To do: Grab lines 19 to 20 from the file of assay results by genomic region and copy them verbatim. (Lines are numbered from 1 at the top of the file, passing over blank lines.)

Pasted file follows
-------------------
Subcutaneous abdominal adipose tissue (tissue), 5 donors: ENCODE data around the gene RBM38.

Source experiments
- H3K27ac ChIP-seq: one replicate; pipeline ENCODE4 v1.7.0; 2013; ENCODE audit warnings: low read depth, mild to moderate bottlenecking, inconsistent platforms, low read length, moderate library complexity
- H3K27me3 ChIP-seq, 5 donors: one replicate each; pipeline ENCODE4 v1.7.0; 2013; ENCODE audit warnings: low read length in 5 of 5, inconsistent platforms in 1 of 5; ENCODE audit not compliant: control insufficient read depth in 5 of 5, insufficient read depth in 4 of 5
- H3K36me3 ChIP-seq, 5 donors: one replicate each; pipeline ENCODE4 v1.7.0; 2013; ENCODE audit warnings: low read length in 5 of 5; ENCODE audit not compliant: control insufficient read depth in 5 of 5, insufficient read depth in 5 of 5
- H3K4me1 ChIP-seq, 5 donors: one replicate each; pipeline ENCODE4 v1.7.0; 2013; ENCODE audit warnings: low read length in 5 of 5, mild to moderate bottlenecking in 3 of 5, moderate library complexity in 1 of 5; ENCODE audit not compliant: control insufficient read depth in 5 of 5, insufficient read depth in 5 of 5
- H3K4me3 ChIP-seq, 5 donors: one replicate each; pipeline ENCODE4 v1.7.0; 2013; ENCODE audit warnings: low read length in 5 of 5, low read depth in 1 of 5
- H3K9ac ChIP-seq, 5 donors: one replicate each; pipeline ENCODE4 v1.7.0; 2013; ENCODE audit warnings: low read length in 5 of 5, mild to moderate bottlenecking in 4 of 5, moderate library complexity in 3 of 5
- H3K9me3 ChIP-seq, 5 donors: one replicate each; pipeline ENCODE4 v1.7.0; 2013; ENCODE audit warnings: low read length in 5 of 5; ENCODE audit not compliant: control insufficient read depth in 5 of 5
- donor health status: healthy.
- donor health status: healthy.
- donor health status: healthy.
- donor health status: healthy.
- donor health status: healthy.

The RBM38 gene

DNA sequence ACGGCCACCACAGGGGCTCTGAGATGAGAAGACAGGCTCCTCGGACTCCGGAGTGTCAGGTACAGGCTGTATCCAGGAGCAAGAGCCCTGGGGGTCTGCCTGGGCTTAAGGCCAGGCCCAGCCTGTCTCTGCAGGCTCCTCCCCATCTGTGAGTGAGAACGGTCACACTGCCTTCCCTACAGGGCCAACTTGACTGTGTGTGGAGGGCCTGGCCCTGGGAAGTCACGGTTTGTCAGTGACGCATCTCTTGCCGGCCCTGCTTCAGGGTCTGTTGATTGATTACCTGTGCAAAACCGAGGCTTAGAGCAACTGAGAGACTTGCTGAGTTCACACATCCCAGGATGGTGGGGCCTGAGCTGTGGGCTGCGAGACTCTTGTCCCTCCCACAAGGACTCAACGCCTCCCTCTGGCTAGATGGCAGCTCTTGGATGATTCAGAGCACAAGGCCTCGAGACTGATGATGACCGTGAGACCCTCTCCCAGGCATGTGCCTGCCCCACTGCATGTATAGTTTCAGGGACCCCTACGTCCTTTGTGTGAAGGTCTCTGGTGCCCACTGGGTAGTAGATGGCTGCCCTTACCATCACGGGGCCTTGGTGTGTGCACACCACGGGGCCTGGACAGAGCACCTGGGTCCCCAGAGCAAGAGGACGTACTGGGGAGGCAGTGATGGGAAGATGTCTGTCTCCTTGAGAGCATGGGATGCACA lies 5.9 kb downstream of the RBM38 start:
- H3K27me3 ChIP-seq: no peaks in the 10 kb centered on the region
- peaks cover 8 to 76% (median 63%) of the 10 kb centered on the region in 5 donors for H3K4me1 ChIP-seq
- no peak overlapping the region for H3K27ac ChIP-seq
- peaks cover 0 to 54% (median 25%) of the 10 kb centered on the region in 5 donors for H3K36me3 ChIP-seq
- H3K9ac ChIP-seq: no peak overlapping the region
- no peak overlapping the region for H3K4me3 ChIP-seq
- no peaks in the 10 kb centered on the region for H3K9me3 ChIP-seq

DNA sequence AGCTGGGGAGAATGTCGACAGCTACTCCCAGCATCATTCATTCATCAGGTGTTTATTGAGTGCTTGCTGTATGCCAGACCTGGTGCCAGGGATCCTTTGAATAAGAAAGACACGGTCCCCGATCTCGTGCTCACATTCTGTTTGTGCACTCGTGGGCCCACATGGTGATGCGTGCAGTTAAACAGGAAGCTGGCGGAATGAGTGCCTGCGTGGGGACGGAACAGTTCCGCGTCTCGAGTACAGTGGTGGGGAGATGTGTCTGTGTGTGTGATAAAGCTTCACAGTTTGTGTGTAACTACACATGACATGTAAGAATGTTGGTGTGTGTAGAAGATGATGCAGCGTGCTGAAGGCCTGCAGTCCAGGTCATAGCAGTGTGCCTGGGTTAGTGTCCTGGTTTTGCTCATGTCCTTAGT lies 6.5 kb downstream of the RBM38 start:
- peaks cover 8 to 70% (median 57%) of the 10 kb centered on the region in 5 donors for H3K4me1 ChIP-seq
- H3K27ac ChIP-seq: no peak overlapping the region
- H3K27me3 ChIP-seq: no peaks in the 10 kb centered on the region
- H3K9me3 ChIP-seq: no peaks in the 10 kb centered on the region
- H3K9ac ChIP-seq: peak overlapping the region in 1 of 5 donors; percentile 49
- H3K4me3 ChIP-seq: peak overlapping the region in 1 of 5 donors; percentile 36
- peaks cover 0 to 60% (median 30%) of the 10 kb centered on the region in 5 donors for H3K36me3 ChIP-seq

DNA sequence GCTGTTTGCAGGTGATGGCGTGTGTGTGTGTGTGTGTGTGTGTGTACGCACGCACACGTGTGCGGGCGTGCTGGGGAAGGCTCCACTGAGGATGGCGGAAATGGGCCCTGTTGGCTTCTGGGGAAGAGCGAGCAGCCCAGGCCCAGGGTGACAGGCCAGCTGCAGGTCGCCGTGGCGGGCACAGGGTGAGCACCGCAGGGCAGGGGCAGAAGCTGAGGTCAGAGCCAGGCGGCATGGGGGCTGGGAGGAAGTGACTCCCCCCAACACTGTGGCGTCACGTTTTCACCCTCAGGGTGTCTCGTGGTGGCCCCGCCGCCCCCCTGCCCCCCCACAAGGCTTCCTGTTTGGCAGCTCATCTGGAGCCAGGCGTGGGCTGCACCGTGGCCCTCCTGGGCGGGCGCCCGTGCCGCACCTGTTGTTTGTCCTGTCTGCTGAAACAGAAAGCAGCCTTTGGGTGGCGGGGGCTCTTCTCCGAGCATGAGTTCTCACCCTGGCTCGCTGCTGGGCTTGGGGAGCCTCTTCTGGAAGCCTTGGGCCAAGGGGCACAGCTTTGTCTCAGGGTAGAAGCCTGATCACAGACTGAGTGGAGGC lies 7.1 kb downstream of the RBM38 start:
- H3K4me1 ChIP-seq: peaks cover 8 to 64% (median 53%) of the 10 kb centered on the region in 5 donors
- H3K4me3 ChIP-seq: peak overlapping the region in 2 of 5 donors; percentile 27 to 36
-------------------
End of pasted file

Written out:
- no peak overlapping the region for H3K27ac ChIP-seq
- peaks cover 0 to 54% (median 25%) of the 10 kb centered on the region in 5 donors for H3K36me3 ChIP-seq